A new method for detecting exchanging amide protons using chemical exchange rotation transfer

Authors

  • Zhongliang Zu,

    1. Vanderbilt University Institute of Imaging Science, Vanderbilt University, Nashville, Tennessee, USA
    2. Department of Radiology and Radiological Sciences, Vanderbilt University, Nashville, Tennessee, USA
    Search for more papers by this author
  • Vaibhav A. Janve,

    1. Vanderbilt University Institute of Imaging Science, Vanderbilt University, Nashville, Tennessee, USA
    2. Deparment of Physics and Astronomy, Vanderbilt University, Nashville, Tennessee, USA
    Search for more papers by this author
  • Junzhong Xu,

    1. Vanderbilt University Institute of Imaging Science, Vanderbilt University, Nashville, Tennessee, USA
    2. Department of Radiology and Radiological Sciences, Vanderbilt University, Nashville, Tennessee, USA
    Search for more papers by this author
  • Mark D. Does,

    1. Vanderbilt University Institute of Imaging Science, Vanderbilt University, Nashville, Tennessee, USA
    2. Department of Radiology and Radiological Sciences, Vanderbilt University, Nashville, Tennessee, USA
    3. Department of Biomedical Engineering, Vanderbilt University, Nashville, Tennessee, USA
    4. Department of Electrical Engineering, Vanderbilt University, Nashville, Tennessee, USA
    Search for more papers by this author
  • John C. Gore,

    1. Vanderbilt University Institute of Imaging Science, Vanderbilt University, Nashville, Tennessee, USA
    2. Department of Radiology and Radiological Sciences, Vanderbilt University, Nashville, Tennessee, USA
    3. Deparment of Physics and Astronomy, Vanderbilt University, Nashville, Tennessee, USA
    4. Department of Biomedical Engineering, Vanderbilt University, Nashville, Tennessee, USA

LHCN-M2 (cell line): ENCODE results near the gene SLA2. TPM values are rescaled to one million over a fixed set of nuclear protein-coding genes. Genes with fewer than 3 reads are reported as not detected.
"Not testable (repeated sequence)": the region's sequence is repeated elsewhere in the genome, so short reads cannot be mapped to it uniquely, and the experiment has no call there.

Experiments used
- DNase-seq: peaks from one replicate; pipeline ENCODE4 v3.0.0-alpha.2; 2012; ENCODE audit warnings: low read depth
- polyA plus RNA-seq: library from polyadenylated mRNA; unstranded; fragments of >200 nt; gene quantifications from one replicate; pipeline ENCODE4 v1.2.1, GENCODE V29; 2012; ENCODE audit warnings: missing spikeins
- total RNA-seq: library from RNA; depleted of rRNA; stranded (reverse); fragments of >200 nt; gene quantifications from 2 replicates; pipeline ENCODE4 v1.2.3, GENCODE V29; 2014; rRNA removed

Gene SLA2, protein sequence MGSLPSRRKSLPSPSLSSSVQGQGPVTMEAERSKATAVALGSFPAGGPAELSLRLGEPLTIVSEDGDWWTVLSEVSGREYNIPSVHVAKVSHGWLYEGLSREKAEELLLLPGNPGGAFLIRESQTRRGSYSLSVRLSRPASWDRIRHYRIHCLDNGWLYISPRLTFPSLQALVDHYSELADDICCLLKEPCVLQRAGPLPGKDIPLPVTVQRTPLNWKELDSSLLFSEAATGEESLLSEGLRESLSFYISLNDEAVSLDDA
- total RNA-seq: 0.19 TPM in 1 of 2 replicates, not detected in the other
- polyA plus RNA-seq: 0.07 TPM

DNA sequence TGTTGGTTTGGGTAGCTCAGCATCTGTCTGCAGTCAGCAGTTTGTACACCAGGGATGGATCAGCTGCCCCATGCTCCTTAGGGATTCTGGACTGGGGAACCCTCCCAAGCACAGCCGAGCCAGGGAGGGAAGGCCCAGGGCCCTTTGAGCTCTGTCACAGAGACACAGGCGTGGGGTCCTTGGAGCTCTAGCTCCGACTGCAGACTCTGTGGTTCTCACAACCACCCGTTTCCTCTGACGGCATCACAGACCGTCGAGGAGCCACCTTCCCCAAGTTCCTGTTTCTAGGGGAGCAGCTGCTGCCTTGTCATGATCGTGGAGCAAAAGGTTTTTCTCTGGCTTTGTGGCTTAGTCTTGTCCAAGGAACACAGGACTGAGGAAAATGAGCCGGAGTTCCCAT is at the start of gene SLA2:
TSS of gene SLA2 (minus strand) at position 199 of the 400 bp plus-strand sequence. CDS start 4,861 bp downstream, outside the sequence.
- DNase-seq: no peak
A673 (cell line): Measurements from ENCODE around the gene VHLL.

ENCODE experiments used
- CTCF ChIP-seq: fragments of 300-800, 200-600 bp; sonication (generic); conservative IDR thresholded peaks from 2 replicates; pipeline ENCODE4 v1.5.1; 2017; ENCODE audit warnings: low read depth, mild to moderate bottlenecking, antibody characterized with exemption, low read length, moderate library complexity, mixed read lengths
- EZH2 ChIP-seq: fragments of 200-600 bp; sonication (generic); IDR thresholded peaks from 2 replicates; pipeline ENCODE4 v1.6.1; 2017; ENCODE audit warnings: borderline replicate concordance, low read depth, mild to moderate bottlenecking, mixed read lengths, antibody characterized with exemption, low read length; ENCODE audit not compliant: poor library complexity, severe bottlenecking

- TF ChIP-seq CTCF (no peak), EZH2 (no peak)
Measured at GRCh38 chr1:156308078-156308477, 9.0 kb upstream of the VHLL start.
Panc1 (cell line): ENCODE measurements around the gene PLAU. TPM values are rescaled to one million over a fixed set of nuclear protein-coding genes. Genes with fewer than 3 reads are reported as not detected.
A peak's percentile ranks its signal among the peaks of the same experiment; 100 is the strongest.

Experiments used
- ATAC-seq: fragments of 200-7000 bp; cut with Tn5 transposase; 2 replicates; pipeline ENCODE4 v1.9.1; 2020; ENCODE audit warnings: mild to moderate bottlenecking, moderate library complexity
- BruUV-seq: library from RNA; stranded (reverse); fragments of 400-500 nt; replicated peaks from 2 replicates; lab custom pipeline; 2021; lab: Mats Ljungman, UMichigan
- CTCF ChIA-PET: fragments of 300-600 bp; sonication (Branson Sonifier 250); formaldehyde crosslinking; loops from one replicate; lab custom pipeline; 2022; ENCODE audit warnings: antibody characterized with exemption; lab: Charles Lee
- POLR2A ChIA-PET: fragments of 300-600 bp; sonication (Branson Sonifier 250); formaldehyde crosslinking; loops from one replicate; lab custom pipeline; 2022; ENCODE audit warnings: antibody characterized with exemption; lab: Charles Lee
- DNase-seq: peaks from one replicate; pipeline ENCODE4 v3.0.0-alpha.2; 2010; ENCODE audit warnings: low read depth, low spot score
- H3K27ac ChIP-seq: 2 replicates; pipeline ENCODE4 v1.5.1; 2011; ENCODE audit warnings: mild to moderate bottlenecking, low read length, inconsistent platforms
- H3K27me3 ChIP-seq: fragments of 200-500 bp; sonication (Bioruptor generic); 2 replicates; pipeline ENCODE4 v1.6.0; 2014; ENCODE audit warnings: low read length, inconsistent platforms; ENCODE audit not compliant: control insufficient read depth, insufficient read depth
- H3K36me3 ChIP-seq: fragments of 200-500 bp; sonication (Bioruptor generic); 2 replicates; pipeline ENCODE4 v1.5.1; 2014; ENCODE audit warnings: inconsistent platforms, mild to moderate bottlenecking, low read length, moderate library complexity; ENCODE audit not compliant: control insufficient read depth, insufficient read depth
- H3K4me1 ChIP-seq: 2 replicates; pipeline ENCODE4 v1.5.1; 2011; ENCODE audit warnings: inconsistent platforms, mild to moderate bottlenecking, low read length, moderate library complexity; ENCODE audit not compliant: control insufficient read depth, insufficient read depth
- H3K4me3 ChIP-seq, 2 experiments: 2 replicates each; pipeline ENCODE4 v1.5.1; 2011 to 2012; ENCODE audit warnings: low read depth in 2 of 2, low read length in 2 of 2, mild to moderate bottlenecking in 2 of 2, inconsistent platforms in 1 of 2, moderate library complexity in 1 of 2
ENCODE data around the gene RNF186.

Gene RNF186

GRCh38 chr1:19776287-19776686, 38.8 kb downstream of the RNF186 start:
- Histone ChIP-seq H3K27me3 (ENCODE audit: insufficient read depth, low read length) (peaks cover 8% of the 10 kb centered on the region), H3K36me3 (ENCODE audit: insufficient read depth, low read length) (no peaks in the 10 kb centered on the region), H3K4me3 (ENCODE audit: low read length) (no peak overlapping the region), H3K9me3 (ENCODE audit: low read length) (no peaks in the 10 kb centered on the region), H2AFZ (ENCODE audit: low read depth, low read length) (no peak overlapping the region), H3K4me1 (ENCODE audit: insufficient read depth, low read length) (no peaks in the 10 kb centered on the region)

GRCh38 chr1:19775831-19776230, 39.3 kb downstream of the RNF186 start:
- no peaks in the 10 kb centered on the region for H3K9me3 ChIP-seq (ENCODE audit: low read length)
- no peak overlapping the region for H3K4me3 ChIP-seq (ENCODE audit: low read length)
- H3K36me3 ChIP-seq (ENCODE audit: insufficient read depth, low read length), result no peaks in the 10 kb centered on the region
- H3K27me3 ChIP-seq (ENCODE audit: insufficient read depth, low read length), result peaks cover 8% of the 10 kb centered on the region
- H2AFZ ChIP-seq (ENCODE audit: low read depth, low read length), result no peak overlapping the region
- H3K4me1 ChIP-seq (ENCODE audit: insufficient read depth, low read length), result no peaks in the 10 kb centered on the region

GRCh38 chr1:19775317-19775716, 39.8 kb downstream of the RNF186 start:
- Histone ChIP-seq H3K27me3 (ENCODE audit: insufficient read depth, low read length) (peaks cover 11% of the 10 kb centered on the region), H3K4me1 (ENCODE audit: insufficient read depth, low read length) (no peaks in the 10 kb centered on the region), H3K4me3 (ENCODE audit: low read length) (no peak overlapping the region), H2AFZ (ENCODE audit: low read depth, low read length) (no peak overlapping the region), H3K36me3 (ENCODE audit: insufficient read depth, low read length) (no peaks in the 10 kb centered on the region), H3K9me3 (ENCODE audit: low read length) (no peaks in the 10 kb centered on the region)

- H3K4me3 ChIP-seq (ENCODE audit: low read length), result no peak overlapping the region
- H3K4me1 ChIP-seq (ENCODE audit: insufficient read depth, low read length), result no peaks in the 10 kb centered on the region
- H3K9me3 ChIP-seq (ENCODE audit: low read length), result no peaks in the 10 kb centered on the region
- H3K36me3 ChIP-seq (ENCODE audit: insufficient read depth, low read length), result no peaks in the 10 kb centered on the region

5. Department of Molecular Physiology and Biophysics, Vanderbilt University, Nashville, Tennessee, USA
    Search for more papers by this author
  • Daniel F. Gochberg

    Corresponding author
    1. Vanderbilt University Institute of Imaging Science, Vanderbilt University, Nashville, Tennessee, USA
    2. Department of Radiology and Radiological Sciences, Vanderbilt University, Nashville, Tennessee, USA
    3. Deparment of Physics and Astronomy, Vanderbilt University, Nashville, Tennessee, USA
    • Vanderbilt University Institute of Imaging Science, 1161 21st Ave. S, Medical Center North, AAA-3112, Nashville, TN 37232-2310
    Search for more papers by this author

Abstract

In this study, we introduce a new method for amide proton transfer imaging based on chemical exchange rotation transfer. It avoids several artifacts that plague conventional chemical exchange saturation transfer approaches by creating label and reference scans based on varying the irradiation pulse rotation angle (π and 2π radians) instead of the frequency offset (3.5 and −3.5 ppm). Specifically, conventional analysis is sensitive to confounding contributions from magnetic field (B0) inhomogeneities and, more problematically, inherently asymmetric macromolecular resonances. In addition, the lipid resonance at −3.5 ppm complicates the interpretation of the reference scan and decreases the resulting contrast. Finally, partial overlap of the amide signal by nearby amines and hydroxyls obscure the results. By avoiding these issues, our new method is a promising approach for imaging endogenous protein and peptide content and mapping pH. Magn Reson Med, 2013. © 2012 Wiley Periodicals, Inc.

Ancillary